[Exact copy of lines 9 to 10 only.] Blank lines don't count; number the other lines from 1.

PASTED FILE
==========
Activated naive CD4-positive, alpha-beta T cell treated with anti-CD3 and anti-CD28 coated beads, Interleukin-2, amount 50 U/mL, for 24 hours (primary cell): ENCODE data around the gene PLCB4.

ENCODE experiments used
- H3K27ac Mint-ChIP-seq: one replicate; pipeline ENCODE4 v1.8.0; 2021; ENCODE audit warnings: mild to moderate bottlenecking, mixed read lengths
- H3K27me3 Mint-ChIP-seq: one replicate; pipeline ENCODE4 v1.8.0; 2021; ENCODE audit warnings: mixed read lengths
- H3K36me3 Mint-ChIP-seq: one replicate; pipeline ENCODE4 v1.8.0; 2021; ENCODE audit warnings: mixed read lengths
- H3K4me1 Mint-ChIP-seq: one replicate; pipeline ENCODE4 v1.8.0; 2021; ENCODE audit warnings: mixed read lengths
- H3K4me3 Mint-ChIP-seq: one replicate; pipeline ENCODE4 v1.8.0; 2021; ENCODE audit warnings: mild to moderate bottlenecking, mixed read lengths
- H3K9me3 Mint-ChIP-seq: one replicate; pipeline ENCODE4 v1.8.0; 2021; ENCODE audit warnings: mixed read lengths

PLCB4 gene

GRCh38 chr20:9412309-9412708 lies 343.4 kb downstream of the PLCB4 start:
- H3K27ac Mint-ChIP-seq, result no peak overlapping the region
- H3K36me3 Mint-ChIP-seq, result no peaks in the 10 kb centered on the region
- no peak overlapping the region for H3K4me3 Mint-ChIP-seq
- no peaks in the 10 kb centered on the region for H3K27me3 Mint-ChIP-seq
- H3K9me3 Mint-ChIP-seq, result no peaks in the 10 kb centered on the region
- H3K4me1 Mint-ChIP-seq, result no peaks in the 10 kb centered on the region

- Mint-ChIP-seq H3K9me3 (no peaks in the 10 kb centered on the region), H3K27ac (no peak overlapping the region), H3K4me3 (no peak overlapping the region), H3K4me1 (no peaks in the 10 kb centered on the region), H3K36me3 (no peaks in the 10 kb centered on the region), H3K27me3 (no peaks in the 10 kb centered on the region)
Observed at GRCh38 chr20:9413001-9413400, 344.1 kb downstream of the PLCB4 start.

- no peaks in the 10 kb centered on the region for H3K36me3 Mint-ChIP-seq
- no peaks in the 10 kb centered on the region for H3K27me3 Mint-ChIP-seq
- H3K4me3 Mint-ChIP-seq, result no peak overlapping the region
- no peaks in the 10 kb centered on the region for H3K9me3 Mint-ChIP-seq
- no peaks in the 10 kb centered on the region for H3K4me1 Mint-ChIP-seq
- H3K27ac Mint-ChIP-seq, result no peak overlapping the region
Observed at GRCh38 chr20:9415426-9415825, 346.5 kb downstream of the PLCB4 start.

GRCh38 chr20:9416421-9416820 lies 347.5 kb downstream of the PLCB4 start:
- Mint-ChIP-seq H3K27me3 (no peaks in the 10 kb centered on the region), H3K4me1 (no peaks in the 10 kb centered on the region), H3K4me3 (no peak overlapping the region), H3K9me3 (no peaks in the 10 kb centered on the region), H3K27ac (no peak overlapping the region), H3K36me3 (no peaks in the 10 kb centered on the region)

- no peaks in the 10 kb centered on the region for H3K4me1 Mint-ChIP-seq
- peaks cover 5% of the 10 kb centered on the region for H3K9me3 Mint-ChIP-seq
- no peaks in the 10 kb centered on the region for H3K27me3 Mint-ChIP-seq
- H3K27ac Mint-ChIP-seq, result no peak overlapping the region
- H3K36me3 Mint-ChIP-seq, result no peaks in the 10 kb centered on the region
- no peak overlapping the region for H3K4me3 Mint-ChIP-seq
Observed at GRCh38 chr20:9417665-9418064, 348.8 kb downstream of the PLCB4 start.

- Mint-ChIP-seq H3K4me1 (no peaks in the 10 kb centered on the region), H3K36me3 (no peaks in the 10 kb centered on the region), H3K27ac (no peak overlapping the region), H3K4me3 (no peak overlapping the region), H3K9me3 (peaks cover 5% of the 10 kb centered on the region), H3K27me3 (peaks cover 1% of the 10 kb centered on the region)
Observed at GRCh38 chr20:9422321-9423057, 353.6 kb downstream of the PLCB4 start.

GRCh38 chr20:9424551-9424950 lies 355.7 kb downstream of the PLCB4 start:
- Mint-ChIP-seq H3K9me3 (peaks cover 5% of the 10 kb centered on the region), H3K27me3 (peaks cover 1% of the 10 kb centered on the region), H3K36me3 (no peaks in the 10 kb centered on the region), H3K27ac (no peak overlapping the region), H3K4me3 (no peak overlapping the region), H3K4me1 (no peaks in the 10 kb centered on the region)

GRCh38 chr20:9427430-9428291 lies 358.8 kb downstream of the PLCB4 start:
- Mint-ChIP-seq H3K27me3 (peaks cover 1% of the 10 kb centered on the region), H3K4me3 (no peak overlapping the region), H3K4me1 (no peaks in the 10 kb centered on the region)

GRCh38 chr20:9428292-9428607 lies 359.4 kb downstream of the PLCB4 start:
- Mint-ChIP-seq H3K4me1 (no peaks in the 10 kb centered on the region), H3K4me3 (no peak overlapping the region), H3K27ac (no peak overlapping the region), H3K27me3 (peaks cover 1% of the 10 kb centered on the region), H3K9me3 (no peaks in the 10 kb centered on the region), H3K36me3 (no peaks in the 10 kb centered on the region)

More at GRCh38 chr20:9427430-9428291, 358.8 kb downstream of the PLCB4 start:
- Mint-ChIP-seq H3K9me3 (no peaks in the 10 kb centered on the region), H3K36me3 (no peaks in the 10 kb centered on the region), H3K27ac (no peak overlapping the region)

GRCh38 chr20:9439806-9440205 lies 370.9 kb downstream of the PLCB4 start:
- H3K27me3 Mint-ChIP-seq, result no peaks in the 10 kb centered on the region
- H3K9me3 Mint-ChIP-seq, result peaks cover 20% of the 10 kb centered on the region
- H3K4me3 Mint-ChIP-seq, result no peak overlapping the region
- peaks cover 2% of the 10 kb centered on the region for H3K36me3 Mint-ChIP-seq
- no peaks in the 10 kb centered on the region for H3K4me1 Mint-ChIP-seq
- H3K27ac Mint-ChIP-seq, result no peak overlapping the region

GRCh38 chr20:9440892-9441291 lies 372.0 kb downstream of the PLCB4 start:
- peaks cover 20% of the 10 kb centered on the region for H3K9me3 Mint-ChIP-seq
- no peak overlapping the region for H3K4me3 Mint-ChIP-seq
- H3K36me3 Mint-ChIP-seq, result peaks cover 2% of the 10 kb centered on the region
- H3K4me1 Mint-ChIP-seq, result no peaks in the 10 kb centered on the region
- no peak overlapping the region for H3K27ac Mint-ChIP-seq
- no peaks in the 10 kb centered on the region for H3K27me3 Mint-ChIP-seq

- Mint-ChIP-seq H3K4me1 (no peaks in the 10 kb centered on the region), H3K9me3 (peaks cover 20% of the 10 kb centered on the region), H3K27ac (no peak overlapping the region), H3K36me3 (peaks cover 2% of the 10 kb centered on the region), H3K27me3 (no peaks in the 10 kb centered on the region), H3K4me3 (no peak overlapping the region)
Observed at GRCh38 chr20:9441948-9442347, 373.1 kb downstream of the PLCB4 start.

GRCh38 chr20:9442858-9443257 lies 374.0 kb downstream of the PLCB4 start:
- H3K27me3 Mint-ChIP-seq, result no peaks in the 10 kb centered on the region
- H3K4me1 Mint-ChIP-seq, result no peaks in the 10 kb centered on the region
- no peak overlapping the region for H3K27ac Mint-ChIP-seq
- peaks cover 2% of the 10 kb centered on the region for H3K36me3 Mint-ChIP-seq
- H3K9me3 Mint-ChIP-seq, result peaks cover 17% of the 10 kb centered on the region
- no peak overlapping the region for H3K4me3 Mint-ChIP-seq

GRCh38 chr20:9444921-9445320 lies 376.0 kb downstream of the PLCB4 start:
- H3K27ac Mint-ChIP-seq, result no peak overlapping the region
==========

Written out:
PLCB4 gene

GRCh38 chr20:9412309-9412708 lies 343.4 kb downstream of the PLCB4 start: